Originally Posted by AemJeff
There are two parts to that answer. In the late sixties, when construction workers and rednecks were iconic conservative archetypes, some of those guys thought beating up inoffensive longhairs was a sport, and patriotic to boot. They called that "punching hippies." The term was used as metaphor by a left-wing blogger last year, during the run-up to the election, to describe the Obama administration's arms-length relationship with the left, despite their support and ability to raise money for the Administration. The term seems to have caught on.
This is interesting and I wonder (despite the reference to the conservative archetype) if there's any connection to this and the difference between the left and the right that TS notes above.
That is, as I keep noting with some confusion or frustration whenever people start talking about "the Left" or the "absence of sufficient leftwing reaction" or to Obama's betrayal of "the Left" (sometimes "progressives" can be inserted for the various uses of "the Left" above), it's not clear what "the Left" is
. Same goes for "the base." And in particular it's not clear that people who are "left" on one set of issues are on all. The way the Dem coalitions and more broadly "the Left" works in this country, they often are not. In particular, there's long been tension between the economic left (the New Deal/labor aspect of which is represented in part by the archetypical "conservative" groups identified above) and the social and foreign affairs/ACLU left, for just a few examples.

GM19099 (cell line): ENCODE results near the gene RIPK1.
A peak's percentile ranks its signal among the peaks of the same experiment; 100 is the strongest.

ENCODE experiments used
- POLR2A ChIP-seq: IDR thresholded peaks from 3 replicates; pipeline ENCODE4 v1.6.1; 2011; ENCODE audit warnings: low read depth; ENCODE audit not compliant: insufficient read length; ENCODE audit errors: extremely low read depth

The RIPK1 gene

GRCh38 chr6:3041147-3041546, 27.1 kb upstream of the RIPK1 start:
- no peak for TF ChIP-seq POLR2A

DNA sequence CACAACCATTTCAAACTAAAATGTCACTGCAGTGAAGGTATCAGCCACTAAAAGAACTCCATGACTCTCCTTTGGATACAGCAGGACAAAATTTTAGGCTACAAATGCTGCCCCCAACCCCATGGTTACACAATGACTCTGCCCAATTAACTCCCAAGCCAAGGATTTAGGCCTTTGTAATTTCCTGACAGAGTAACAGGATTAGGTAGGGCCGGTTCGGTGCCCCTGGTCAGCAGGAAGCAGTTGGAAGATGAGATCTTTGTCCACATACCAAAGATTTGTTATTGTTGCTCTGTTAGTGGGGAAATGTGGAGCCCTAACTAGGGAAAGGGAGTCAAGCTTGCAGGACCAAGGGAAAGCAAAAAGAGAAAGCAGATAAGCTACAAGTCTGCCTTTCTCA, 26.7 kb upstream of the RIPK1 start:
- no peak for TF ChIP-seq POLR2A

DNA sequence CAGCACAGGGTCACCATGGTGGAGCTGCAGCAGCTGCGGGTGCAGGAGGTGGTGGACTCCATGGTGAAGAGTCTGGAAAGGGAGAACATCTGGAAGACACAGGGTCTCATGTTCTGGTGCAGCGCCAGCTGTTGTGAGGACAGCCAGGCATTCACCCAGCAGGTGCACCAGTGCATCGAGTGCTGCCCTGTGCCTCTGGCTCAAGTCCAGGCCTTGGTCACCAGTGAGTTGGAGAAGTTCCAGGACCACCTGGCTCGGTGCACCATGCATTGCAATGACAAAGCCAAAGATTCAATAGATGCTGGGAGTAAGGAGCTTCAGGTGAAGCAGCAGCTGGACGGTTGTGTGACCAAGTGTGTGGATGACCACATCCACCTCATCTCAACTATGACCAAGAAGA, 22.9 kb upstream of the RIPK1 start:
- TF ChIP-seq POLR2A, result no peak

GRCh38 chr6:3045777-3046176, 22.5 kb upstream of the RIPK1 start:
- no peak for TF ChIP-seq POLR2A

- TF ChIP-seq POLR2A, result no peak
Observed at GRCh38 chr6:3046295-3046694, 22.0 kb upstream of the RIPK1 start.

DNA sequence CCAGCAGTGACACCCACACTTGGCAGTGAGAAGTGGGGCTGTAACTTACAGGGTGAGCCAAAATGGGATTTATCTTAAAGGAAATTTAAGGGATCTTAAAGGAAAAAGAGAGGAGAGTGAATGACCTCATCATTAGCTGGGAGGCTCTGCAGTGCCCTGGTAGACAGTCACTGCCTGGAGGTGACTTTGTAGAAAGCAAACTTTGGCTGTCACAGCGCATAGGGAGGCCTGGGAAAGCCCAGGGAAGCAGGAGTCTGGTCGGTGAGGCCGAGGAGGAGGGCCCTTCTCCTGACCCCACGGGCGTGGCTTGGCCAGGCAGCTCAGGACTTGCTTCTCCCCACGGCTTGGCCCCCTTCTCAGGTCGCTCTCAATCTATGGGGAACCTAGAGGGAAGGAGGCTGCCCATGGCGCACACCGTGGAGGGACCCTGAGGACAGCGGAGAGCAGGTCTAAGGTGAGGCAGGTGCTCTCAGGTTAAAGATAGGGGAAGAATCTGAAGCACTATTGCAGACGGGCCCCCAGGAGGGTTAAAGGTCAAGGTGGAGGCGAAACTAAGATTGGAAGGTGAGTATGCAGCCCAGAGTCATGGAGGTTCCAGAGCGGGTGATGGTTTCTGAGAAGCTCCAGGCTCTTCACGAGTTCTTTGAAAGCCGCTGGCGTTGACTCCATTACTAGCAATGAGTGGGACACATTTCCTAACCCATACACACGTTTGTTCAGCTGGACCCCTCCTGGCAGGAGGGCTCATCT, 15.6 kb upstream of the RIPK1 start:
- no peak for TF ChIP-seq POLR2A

It's possible to see the turn by the Dems toward social issues and war policy issues as a dismissal of both the values of the traditional economic left and, just as importantly, the focus on the traditional bread and butter issues. Subsequent realignments brought into the Dems a "left" that may have been more, well, leftwing or progressive on lots of these other issues, but who were less concerned about or more open to compromise on lots of the economic issues, in part because they often come from a different class background. So the tension is inherent.
There's an inherent tension in the right too, of course -- the values voters and "free market uber alles" (i.e., pro corporate, libertarian-light) voters have plenty to disagree about, but this disagreement has always been something that was explicit to those who crafted the coalition and thus something they wanted to hide or find a way to deal with, and have generally done so pretty successfully. (Less cynically, you could say that they've done so simply by finding issues to focus on that values voters who would be left on economics prioritize over econ, and which the libertarian-lights just don't care about, but I think it's more complicated and cynical.)
Edit: I guess my point is that I don't think the phenomenon on the left is simply a Sister Soulja moment kind of thing. I think it's born out of genuine splits. On the right there's much more hestitation about admitting to splits, for lots of reasons, which is why people who criticize other rightwingers in any serious way are basically written out of the movement (see Frum, Conor F.), there's such defensiveness about even calling out the most egregious and people like Jonah Goldberg get attacked for being too willing to do so when they do in the "don't want to cause offensive to so and so who I love, but" way they do, and it's so remarkable when there is a rebellion of sorts (whether it be the reaction to Palin that was still pretty weak).